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Environmental Resilience

Providing innovative research to enhance and protect managed and natural ecosystems, ecosystem services and human well-being.

Our scientists examine the ability of natural systems to recover from disturbances and to tolerate or adapt to changing climate. In addition, members of the college work to improve our understanding of the risks facing both natural and managed systems as a result of global change factors, such as climate change, land-use change and nutrient pollution.

As a land-grant university, it is Penn State’s charge to address the challenges posed by climate change, nutrient pollution, forest fragmentation and other land-use practices. To do so, researchers in the College of Agricultural Sciences are investigating the resilience—the ability of a natural system to respond to a disturbance by resisting damage and recovering quickly—of Pennsylvania’s ecosystems, as well as the factors that impact resilience, such as invasive insects and pathogens.

Research Expertise

Research Videos

The Phosphorus Paradox
Developed by the Penn State Center for Nutrient Solutions, this is the story of phosphorus, the first element isolated and discovered by modern science.
The Sustainable Watersheds Program at Penn State
Funded by a Reinvention Fund grant from the Sustainability Institute, the Penn State Agriculture and Environment Center is spearheading an effort to develop a Sustainable Watersheds Program at Penn State, which will engage local watershed partners and provide increased engaged scholarship opportunities for Penn State students.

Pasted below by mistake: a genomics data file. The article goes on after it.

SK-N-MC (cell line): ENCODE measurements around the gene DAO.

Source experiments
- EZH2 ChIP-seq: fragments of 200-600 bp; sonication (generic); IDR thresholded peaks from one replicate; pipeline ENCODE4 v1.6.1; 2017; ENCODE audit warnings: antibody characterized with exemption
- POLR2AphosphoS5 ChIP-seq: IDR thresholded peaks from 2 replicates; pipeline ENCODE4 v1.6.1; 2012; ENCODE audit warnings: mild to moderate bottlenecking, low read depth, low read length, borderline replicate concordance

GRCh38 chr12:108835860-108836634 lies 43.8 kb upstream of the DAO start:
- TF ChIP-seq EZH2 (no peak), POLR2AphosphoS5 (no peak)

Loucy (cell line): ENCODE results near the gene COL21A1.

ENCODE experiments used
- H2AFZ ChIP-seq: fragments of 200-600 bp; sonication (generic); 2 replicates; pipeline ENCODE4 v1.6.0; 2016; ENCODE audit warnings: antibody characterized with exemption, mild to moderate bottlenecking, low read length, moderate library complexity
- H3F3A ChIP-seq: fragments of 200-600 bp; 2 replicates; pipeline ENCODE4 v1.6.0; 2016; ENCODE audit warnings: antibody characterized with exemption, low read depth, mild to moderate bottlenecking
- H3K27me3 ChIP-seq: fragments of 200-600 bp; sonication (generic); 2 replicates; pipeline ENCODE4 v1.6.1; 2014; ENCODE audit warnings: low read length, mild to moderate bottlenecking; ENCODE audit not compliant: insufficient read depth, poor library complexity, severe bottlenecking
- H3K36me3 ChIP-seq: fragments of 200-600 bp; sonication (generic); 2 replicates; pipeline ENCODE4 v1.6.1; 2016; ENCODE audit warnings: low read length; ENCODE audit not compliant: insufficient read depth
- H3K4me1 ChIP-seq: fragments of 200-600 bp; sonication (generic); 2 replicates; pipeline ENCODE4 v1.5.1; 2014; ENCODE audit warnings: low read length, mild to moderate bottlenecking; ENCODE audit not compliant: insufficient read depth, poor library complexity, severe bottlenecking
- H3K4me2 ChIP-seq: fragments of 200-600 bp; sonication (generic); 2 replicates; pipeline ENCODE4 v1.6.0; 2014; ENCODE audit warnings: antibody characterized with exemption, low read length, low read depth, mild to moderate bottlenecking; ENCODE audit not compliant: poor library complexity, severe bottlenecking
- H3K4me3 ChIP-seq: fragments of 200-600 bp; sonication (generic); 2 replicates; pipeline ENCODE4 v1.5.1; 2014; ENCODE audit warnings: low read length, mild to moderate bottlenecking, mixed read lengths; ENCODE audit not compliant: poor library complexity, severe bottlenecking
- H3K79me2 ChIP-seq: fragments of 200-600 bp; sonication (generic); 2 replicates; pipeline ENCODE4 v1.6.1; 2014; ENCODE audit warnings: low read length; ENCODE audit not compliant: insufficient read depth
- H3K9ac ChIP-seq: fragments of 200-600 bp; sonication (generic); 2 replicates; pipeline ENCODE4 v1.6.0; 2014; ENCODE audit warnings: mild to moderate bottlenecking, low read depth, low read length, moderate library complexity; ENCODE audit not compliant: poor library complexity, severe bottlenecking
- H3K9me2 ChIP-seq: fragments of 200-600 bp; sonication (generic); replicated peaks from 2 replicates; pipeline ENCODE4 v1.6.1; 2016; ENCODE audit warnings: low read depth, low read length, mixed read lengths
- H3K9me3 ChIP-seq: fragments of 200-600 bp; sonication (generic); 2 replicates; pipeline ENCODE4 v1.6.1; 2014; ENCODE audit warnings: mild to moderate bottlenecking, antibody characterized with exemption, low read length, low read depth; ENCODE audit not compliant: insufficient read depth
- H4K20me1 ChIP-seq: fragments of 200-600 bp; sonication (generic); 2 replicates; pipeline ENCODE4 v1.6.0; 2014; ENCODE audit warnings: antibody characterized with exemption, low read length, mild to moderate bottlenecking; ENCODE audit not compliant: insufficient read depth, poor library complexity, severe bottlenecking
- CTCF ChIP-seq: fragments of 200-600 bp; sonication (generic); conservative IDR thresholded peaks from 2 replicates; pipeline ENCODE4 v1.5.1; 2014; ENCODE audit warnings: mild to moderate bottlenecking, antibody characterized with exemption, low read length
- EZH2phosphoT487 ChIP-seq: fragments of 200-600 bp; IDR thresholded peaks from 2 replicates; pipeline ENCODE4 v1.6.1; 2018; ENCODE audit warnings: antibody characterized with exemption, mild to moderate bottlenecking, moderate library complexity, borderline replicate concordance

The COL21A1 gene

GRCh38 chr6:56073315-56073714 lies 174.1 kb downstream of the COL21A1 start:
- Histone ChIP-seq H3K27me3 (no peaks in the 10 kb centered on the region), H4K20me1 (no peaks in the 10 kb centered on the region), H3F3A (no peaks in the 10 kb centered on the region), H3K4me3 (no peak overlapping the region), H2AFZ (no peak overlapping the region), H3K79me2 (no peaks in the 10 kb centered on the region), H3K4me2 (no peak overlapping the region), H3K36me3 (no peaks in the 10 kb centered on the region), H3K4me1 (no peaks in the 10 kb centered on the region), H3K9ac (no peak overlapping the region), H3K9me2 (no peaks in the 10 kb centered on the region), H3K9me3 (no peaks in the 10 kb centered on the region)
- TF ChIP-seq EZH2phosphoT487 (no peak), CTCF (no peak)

News

Q&A: Recent alumna making impact on clean water in Pennsylvania
April 24, 2018
Sarah Xenophon is a watershed technician in the Agriculture and Environment Center in the College of Agricultural Sciences at Penn State. She creates large-scale watershed assessments and meets with farmers, land owners, municipalities and others to restore polluted or otherwise “sick” bodies of water in Pennsylvania. The center works with key stakeholders to proactively build partnerships to improve the health of Pennsylvania’s waterways, and by extension, the pollution problem in the Chesapeake Bay Watershed. Learn more about efforts to save the Chesapeake.
Q&A: Penn State’s impact on the Chesapeake Bay, clean water in Pa.
April 24, 2018
Matthew Royer is director of the Agriculture and Environment Center in the College of Agricultural Sciences at Penn State. In this role, he works with key stakeholders to proactively build partnerships to improve the health of Pennsylvania’s waterways, and by extension, the pollution problem in the Chesapeake Bay Watershed. Learn more about efforts to save the Chesapeake.